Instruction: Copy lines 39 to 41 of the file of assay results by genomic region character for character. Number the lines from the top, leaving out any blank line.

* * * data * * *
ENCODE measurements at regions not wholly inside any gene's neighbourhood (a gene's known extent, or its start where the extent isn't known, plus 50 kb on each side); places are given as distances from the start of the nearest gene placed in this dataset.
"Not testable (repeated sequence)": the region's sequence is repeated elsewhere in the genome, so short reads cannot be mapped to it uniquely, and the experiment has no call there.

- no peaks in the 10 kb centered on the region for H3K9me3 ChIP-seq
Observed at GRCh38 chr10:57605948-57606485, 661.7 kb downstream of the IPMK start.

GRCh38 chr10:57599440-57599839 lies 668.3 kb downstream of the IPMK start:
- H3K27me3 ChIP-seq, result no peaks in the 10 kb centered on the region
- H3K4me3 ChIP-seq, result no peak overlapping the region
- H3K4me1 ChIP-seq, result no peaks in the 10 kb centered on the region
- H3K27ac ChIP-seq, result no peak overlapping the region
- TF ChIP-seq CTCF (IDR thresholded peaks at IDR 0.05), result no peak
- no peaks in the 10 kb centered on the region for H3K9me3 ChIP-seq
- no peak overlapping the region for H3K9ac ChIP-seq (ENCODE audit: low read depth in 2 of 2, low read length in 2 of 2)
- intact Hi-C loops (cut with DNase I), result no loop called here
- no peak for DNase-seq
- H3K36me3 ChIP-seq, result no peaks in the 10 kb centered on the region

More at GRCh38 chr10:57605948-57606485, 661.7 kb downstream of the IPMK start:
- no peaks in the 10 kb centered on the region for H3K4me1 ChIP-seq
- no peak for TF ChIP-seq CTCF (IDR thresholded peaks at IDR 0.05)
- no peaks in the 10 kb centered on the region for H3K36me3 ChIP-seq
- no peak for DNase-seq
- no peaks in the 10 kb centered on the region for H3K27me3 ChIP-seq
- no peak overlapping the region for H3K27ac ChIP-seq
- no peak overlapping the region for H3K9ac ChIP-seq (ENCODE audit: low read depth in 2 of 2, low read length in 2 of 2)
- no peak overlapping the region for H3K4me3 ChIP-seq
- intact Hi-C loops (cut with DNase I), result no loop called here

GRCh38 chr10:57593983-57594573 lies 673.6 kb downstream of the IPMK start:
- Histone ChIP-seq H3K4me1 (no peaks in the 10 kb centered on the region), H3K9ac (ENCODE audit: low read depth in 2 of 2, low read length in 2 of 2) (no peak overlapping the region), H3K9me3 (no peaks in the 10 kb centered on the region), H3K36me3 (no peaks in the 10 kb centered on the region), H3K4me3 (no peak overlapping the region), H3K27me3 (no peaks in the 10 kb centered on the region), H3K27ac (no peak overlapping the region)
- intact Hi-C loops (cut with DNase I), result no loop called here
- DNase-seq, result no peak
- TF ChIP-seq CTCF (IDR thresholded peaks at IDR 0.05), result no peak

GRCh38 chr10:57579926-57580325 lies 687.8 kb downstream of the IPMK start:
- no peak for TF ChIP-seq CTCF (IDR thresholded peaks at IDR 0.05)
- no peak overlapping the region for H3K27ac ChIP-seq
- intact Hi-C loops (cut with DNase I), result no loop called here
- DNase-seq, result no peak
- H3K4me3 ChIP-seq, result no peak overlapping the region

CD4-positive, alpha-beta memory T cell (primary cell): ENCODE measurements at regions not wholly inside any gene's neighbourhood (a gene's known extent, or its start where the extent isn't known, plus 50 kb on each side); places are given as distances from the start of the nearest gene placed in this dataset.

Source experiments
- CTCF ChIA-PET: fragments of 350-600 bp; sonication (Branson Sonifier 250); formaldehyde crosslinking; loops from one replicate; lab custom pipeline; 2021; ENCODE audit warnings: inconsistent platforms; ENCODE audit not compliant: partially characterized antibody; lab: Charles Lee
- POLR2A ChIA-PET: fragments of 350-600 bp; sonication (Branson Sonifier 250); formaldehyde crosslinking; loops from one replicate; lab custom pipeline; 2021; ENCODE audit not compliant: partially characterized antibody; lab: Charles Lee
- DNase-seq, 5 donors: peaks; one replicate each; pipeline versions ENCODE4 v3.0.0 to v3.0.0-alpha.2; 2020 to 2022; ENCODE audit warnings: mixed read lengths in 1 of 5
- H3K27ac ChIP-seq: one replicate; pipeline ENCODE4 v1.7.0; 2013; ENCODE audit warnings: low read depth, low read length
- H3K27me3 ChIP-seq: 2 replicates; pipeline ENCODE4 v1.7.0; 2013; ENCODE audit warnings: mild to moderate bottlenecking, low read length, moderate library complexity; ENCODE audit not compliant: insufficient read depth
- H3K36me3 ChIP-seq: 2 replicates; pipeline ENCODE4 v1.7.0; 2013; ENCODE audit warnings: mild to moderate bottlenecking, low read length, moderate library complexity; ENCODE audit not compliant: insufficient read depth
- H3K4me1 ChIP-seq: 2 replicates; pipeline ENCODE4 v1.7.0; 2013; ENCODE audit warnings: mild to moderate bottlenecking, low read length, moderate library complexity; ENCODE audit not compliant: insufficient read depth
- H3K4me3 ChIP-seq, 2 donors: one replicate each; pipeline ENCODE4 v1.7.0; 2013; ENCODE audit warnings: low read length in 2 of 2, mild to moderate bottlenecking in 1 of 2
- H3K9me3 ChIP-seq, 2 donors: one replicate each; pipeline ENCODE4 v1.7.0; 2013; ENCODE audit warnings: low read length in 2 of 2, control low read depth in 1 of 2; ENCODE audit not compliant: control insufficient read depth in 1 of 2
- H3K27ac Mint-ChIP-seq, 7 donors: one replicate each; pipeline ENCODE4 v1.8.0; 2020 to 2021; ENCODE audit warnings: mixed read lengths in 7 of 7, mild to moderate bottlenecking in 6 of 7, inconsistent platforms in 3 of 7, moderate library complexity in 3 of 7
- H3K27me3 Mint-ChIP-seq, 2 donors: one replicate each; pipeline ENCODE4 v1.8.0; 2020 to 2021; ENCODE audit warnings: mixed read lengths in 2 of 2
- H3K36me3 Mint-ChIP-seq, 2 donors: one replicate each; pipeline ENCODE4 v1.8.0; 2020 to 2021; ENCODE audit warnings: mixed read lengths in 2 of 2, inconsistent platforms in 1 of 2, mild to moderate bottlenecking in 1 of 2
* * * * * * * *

- CTCF ChIA-PET: fragments of 350-600 bp; sonication (Branson Sonifier 250); formaldehyde crosslinking; loops from one replicate; lab custom pipeline; 2021; ENCODE audit warnings: inconsistent platforms; ENCODE audit not compliant: partially characterized antibody; lab: Charles Lee
- POLR2A ChIA-PET: fragments of 350-600 bp; sonication (Branson Sonifier 250); formaldehyde crosslinking; loops from one replicate; lab custom pipeline; 2021; ENCODE audit not compliant: partially characterized antibody; lab: Charles Lee
- DNase-seq, 5 donors: peaks; one replicate each; pipeline versions ENCODE4 v3.0.0 to v3.0.0-alpha.2; 2020 to 2022; ENCODE audit warnings: mixed read lengths in 1 of 5